Note: I know $50 million isn't a huge deal when it comes to Starlink's operating costs—but it's more the principle of the matter.

Some people have had enough and are pulling out from Starlink, especially if they found better LTE or 5G coverage, which is improving, though not very fast, in some parts of the US.

Now, I know there are technical reasons SpaceX is slow to expand. Part of it is due to the portion of the constellation still waiting to be deployed and bandwidth on existing satellites. And judging by how sporadic response times are with support, they probably need more time to grow their ISP-related operations too.

And the chip shortage hasn't helped either—I'm guessing they're putting out all the hardware they can build. But it's a hard pill to swallow for those who pre-ordered over a year ago, and now have a vague promise of getting Starlink in the next year... maybe.

So that's my biggest gripe. In my polyannic optimism, I assumed SpaceX would be a lot further along by now, especially in their home country.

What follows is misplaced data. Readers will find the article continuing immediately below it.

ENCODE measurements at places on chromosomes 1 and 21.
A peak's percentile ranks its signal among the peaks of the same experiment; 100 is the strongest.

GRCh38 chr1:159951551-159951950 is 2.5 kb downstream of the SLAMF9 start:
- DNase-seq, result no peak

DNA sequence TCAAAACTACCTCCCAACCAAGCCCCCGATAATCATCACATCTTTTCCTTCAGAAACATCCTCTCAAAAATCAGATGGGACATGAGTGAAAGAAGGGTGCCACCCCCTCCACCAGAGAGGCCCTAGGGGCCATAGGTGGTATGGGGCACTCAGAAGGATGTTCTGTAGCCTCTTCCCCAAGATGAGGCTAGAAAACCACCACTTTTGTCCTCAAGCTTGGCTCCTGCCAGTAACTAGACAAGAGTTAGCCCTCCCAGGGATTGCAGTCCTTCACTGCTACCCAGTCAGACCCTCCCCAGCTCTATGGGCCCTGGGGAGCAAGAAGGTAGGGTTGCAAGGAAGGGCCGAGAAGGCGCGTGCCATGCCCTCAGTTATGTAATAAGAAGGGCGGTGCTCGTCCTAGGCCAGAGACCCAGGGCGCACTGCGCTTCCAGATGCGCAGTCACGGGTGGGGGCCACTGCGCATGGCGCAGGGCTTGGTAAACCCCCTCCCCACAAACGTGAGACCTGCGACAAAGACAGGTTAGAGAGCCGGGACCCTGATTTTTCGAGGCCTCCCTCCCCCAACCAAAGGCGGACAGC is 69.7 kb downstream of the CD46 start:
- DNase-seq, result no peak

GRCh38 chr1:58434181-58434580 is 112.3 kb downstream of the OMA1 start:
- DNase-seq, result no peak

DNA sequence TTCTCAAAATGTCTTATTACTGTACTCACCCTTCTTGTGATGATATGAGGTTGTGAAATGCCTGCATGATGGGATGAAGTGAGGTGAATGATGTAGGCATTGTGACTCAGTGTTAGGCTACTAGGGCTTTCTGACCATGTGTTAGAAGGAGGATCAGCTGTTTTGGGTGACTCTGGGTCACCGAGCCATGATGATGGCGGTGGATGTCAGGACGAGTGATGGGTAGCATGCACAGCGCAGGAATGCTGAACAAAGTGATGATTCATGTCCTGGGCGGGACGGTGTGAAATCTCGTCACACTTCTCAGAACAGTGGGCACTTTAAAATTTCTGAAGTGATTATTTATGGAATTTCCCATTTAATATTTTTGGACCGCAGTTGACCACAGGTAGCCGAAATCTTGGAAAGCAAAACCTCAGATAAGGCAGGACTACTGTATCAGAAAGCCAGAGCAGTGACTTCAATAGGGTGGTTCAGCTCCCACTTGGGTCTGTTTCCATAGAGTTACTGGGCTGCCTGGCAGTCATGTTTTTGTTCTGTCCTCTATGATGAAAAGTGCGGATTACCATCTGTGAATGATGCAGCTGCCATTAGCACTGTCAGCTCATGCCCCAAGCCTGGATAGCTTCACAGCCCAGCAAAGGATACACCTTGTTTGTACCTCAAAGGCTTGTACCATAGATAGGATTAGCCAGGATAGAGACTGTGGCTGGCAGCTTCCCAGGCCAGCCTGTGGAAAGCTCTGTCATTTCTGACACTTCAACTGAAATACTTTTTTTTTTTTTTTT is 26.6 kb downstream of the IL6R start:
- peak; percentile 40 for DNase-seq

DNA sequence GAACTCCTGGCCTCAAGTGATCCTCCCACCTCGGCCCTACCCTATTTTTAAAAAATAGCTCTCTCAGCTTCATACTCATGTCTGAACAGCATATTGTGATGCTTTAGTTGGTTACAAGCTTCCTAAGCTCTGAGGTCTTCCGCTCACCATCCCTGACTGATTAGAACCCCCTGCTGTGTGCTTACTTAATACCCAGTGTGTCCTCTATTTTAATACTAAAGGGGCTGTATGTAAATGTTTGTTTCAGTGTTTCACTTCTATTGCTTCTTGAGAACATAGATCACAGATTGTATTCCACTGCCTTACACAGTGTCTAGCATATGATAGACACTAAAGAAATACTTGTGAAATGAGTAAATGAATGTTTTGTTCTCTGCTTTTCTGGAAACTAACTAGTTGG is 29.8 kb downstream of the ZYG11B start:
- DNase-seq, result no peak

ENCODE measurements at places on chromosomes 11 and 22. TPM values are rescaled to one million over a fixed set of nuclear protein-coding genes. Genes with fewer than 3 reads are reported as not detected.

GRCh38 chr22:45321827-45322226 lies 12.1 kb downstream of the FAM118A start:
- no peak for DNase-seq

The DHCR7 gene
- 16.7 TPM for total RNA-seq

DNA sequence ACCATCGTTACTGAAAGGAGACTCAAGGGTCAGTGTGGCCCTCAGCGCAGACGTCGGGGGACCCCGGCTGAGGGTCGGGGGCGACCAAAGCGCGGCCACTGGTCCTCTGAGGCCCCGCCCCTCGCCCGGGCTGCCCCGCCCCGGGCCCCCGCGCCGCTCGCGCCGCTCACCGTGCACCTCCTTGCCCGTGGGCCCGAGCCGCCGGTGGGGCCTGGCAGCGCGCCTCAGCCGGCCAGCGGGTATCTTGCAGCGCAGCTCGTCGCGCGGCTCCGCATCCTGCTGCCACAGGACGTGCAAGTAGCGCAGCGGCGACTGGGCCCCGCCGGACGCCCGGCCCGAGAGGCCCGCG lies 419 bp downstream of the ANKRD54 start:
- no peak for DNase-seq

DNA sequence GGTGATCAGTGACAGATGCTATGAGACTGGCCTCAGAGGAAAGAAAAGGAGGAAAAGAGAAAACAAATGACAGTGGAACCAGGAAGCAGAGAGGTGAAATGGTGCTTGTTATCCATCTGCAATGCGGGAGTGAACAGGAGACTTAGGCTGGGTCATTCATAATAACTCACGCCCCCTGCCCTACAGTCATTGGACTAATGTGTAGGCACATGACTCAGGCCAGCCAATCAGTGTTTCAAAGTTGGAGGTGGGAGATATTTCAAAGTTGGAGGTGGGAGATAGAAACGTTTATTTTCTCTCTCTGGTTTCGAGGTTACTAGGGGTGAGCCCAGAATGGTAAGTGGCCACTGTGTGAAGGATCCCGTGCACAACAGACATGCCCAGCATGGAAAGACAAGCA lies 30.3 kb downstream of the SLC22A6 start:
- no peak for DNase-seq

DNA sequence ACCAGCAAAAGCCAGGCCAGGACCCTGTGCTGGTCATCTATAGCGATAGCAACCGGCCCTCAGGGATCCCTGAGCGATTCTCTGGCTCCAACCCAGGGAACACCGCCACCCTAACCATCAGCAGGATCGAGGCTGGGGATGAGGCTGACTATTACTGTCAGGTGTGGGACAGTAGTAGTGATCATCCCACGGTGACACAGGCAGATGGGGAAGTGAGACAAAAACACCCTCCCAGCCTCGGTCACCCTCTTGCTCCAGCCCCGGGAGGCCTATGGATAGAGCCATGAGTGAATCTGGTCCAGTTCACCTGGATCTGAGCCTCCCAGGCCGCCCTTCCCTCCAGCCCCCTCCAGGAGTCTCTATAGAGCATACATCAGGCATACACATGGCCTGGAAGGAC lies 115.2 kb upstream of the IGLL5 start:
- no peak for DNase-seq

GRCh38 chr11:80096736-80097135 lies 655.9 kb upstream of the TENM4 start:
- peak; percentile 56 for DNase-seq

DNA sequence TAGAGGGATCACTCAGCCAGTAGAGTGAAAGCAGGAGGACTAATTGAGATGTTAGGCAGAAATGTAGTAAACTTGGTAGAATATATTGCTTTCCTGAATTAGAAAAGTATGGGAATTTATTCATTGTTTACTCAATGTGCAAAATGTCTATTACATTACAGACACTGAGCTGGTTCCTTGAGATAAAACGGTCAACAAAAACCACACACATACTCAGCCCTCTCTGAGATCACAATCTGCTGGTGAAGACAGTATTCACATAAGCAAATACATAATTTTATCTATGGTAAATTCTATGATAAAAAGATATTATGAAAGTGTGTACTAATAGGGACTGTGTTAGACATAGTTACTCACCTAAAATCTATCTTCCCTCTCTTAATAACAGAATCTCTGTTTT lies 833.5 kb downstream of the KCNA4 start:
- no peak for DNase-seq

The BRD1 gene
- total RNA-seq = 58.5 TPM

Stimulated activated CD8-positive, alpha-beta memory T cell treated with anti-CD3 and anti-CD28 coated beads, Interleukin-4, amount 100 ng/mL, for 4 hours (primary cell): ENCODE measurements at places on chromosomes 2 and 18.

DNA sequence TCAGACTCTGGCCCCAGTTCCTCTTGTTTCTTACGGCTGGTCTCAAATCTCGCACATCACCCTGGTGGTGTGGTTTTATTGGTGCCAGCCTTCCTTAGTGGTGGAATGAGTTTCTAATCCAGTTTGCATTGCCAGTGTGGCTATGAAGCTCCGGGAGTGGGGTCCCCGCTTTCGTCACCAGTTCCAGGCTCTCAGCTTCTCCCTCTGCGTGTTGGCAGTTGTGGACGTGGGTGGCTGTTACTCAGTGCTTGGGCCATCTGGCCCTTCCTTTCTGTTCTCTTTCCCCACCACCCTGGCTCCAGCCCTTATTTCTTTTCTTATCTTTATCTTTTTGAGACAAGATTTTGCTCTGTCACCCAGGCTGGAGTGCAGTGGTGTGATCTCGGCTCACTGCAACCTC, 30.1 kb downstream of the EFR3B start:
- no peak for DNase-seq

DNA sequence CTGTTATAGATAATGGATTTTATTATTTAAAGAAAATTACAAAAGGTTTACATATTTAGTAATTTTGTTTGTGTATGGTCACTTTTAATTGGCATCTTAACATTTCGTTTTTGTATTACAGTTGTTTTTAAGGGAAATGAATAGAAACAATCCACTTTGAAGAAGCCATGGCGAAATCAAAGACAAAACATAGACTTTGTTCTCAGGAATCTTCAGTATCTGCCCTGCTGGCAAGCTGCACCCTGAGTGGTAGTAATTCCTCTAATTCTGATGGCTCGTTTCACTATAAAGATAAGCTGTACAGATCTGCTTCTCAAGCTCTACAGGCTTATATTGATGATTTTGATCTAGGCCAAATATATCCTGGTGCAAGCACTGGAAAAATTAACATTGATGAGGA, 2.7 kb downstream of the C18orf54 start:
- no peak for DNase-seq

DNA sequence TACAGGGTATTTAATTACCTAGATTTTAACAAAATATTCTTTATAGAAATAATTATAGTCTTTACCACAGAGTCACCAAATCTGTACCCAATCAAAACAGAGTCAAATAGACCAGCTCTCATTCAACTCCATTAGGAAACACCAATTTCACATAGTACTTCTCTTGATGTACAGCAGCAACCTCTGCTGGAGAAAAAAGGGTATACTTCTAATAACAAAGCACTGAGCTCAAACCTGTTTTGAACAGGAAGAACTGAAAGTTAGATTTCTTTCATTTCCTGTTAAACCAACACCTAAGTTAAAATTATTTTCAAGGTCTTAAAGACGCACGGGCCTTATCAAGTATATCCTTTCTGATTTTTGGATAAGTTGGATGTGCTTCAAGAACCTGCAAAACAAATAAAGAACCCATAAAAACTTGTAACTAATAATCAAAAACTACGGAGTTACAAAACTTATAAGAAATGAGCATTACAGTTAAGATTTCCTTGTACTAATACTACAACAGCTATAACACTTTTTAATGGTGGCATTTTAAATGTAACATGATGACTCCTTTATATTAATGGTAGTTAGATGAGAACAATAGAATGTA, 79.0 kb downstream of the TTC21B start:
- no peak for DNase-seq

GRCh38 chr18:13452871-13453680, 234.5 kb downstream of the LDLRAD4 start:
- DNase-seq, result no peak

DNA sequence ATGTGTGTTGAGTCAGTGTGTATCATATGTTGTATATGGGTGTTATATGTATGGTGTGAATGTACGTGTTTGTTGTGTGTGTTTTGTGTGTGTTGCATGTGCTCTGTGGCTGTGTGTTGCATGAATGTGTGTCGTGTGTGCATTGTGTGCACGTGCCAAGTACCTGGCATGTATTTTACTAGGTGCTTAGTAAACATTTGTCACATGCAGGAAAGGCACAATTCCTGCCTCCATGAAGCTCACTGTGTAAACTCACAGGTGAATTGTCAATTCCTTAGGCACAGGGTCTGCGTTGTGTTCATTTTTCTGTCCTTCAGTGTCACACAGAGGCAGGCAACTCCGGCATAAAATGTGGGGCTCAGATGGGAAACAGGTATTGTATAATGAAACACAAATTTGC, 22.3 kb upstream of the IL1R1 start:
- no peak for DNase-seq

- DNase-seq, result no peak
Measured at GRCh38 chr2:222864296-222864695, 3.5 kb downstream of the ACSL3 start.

But they're not.

The Hardware: One Step Forward, Two Steps Back

Starlink v2 Terminal Kit and Router

SpaceX also made a couple baffling decisions with their new 'version 2' user terminal kit—that's the hardware package you get.

I have the 'version 1'. Both versions come with a dish, a stand, a long cable, and a router, and my older kit also has a separate power brick.

This original kit came with a heavy round dish (23" in diameter), but the new one comes with a smaller 19x12" rectangular dish. That dish is also half the weight of mine. That makes it easier to ship and transport, and means it doesn't need as strong of a dish mount.

That's a positive change, but there are a couple puzzling and outright user-hostile changes to the rest of the kit.

The new router only does WiFi. There's no extra LAN port on the back, like I have on my older router. If you wanna plug a wired network into Starlink, you have to buy this ridiculous-looking twenty dollar dongle, which, by the way, is on backorder for at least a month.

That's, honestly, insane. Like... an RJ-45 connector costs pennies, and it's not like it's some exotic thing to support wired Ethernet on a network router!

And WiFi is great, but this new router doesn't even have WiFi 6! It doesn't matter if the external bandwidth can't go higher than a few hundred megabits, WiFi 6 would at least allow devices on the local network to communicate much faster with each other.

But, gosh, twenty bucks to add on wired Ethernet? What are they smoking over at Starlink HQ?